Milwaukee Brewers 2015 Projections: Jonathan Broxton
Charles LeClaire-USA TODAY Sports
With just a few dozen hours until Opening Day, we’re going to cover the most expensive member and likely setup man for the Brewers bullpen, Jonathan Broxton.
Originally drafted in the second round of the 2002 draft by the Dodgers, Broxton cruised to the Bigs by the end of 2005, making him the fifth youngest player in the Majors that year at 21. After a few years as a premium reliever, Broxton earned the job as the Dodgers closer.
Broxton was uncharacteristically ineffective in 2010 (4.04 ERA), and followed it up with an oft-injured 2011, so the Dodgers let Broxton test free agency. He signed a one-year deal with the 2012 Royals, where he dominated for the first half of the season and was subsequently shipped to the NL Central leading Reds at the trade deadline.
After continuing his strong season with the Reds, the team locked him down to a multi-year deal, the end of which the Brewers now have responsibility for via trade, including a $9 million mutual option for 2016.
From an ERA standpoint, Broxton has been remarkably consistent over his career. His ERA from ’05-’10 was 3.11, while from ’11-’14 it was 2.98. His FIP tells a more worrying story however, and over those time periods his numbers are a dissimilar 2.62 and 3.68, respectively.
This points to a potential for problems on the horizon, similarly highlighted by his plummeting fastball velocity:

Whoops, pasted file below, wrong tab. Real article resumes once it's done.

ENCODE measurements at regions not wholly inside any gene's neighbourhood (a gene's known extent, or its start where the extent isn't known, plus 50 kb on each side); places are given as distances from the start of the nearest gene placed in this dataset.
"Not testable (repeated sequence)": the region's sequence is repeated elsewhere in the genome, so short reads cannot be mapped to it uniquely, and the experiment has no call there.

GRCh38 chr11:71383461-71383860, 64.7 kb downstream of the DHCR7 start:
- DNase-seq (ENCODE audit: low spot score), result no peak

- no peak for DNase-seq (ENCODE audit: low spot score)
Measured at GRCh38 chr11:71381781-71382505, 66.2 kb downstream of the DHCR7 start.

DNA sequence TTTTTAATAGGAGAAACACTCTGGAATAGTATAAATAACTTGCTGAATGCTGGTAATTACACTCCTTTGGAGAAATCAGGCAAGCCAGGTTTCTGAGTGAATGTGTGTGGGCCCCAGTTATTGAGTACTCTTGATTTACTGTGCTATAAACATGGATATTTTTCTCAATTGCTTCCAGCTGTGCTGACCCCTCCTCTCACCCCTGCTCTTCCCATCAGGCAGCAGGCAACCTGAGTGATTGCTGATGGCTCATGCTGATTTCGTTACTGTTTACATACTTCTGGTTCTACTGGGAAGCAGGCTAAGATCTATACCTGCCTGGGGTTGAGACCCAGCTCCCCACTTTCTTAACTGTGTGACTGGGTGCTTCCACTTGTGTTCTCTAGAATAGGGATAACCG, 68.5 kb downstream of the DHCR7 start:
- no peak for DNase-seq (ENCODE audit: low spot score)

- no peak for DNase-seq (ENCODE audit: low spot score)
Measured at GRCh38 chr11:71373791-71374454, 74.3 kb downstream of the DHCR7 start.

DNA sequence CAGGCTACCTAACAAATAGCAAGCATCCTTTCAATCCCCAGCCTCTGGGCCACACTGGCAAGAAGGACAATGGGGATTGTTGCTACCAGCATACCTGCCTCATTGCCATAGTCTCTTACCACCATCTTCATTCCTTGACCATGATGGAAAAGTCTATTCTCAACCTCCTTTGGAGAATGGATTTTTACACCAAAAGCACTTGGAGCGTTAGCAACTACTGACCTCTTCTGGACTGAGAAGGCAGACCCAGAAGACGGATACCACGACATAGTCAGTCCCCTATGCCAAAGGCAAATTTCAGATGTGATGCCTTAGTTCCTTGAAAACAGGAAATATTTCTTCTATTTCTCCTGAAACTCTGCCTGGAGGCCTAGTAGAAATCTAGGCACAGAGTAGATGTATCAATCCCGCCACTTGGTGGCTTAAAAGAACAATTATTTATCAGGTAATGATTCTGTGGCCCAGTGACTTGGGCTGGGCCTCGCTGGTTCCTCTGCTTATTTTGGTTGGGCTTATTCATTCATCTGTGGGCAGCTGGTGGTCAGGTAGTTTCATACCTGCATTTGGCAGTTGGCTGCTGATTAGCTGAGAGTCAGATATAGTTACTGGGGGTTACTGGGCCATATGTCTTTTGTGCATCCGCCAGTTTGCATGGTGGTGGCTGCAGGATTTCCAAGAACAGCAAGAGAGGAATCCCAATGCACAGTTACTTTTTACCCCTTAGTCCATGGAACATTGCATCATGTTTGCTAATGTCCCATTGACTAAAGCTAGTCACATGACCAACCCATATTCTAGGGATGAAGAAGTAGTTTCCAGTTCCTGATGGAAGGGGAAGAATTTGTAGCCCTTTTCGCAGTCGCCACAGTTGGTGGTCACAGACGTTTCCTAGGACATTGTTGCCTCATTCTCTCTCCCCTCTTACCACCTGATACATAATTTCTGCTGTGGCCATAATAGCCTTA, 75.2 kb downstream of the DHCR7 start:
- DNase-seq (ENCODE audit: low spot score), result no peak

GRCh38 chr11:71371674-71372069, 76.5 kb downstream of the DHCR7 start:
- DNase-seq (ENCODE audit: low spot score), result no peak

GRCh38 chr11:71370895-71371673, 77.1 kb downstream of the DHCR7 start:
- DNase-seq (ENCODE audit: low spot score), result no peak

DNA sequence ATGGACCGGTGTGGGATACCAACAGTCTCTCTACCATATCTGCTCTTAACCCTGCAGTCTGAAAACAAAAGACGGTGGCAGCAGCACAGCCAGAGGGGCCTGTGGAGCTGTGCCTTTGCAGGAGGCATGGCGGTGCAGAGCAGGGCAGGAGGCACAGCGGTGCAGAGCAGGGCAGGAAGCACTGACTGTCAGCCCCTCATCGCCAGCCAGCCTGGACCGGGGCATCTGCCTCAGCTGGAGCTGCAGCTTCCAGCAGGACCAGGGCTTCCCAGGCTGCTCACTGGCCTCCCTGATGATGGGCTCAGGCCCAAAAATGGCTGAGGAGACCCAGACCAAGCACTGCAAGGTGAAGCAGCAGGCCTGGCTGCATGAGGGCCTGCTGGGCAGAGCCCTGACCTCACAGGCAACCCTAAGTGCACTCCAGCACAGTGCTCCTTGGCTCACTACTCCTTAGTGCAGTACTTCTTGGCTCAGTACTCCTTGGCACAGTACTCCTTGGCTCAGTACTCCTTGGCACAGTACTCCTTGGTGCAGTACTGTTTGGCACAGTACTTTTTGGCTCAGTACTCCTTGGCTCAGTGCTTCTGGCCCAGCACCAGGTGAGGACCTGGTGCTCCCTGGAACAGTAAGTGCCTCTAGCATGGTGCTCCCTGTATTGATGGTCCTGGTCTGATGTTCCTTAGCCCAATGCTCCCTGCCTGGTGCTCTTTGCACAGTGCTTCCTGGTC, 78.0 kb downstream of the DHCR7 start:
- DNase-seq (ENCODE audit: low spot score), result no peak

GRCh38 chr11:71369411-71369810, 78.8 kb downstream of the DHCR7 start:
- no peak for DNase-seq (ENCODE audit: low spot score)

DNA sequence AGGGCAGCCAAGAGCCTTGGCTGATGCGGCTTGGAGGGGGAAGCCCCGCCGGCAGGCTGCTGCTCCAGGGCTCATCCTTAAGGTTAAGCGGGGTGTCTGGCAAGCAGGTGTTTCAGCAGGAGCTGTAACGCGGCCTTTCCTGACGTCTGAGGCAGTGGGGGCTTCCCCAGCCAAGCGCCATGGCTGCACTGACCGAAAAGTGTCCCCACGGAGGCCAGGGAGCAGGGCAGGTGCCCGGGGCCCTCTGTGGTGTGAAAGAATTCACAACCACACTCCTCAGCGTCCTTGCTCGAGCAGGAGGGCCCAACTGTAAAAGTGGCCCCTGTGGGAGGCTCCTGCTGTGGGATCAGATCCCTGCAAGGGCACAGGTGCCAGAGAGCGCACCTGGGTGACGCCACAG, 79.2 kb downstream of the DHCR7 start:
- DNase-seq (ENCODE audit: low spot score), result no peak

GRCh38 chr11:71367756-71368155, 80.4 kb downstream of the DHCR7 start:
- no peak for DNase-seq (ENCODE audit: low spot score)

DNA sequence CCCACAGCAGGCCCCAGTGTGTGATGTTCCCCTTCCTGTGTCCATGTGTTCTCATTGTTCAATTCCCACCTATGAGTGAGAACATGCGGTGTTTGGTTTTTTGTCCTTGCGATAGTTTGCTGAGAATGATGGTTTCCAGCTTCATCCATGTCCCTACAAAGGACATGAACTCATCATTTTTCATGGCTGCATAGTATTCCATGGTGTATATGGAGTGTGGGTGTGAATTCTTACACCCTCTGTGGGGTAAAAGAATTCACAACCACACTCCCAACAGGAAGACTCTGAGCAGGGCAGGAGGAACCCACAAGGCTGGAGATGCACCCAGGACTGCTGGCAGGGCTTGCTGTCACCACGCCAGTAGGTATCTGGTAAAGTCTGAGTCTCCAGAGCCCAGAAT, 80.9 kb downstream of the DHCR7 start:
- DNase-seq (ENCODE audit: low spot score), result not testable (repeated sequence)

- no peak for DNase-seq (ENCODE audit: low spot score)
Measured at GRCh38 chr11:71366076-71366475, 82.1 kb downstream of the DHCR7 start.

And those kids said math wouldn’t help me irl.
Though 2011 should be taken with a grain of salt as Broxton threw just 12 2/3 innings, the trend is pretty clear. He has therefore had to change his game, and he has trimmed his walk rates over time, but not nearly as sharply as his strikeout numbers.
Broxton was pretty good last season, though his 3.37 FIP is much less flashy than his 2.30 ERA. And quite honestly, his four-seam has been very good over time, nearly as good as his slider in terms of success. That lends itself to more risk though, if/when his fastball becomes slow enough to hit.
G 60 IP 58 ERA 3.83 FIP 3.88 WHIP 1.224 H/9 7.8 HR/9 0.7 GB% 46.6% BB/9 3.2 K/9 7.2 K/BB 2.25
I think Broxton is below-average this year, and I think there will be a strong case for Will Smith to replace him as the setup man, though the former’s salary looms large. Of all the relievers I have reviewed or will, Broxton is the most likely to get traded at the deadline, so it would be increasingly beneficial if he could stave of aging for at least a few more months.